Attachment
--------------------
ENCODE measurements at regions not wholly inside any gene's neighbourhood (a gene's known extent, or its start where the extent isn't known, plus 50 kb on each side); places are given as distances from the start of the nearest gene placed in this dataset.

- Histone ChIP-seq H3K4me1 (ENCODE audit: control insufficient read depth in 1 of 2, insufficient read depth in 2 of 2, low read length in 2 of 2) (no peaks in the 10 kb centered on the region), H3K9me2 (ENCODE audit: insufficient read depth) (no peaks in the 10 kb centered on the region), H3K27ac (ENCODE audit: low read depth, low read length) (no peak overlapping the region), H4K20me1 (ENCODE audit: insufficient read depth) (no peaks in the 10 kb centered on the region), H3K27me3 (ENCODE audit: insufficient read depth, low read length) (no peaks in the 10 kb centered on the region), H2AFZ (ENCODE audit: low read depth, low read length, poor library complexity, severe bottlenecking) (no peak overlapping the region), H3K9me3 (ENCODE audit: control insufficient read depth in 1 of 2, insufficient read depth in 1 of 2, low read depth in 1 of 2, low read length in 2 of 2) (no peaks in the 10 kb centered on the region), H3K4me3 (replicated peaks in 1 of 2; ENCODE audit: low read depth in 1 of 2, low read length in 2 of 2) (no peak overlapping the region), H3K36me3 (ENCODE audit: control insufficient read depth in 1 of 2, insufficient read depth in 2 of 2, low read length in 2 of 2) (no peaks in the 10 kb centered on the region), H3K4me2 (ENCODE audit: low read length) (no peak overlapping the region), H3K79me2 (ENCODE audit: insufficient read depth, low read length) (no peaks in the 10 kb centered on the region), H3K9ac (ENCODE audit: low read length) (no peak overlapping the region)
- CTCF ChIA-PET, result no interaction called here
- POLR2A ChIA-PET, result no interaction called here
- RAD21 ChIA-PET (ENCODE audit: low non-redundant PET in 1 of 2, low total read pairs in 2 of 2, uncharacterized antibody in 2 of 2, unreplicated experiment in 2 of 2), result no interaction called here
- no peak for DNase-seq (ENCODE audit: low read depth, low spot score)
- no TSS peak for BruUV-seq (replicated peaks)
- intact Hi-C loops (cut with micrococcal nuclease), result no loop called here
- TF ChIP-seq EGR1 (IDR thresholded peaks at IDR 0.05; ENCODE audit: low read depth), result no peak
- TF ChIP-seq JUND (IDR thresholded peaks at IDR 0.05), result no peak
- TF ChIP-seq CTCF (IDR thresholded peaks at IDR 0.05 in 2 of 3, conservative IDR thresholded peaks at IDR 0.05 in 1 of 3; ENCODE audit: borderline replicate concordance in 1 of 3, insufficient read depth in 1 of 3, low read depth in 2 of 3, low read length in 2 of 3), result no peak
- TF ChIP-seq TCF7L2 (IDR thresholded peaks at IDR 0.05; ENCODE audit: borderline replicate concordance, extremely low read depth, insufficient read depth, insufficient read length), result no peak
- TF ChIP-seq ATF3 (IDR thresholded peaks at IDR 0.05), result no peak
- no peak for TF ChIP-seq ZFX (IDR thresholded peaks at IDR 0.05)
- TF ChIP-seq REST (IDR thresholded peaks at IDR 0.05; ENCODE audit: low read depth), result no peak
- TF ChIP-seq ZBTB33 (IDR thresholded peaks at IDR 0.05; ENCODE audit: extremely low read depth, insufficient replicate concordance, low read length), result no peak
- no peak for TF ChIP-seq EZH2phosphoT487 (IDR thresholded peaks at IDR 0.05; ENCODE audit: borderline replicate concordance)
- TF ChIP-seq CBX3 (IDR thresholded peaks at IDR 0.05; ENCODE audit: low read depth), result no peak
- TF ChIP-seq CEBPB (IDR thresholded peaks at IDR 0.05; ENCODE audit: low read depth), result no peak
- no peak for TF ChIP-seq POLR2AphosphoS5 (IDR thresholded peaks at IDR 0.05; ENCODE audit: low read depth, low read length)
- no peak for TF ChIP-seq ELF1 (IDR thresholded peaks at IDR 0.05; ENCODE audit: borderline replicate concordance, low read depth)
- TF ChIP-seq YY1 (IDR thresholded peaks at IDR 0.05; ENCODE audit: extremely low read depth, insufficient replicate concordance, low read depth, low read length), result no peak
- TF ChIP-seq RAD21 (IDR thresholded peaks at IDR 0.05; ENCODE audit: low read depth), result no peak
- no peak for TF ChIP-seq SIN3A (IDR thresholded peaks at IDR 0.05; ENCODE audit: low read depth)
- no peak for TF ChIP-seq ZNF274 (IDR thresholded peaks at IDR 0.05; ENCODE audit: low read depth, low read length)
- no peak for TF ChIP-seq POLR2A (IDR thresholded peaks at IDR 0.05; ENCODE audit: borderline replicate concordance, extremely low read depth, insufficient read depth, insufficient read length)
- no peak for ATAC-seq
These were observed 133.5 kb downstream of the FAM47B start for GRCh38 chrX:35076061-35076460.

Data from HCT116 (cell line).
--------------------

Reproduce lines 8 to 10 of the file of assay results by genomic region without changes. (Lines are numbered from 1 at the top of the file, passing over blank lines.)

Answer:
- intact Hi-C loops (cut with micrococcal nuclease), result no loop called here
- TF ChIP-seq EGR1 (IDR thresholded peaks at IDR 0.05; ENCODE audit: low read depth), result no peak
- TF ChIP-seq JUND (IDR thresholded peaks at IDR 0.05), result no peak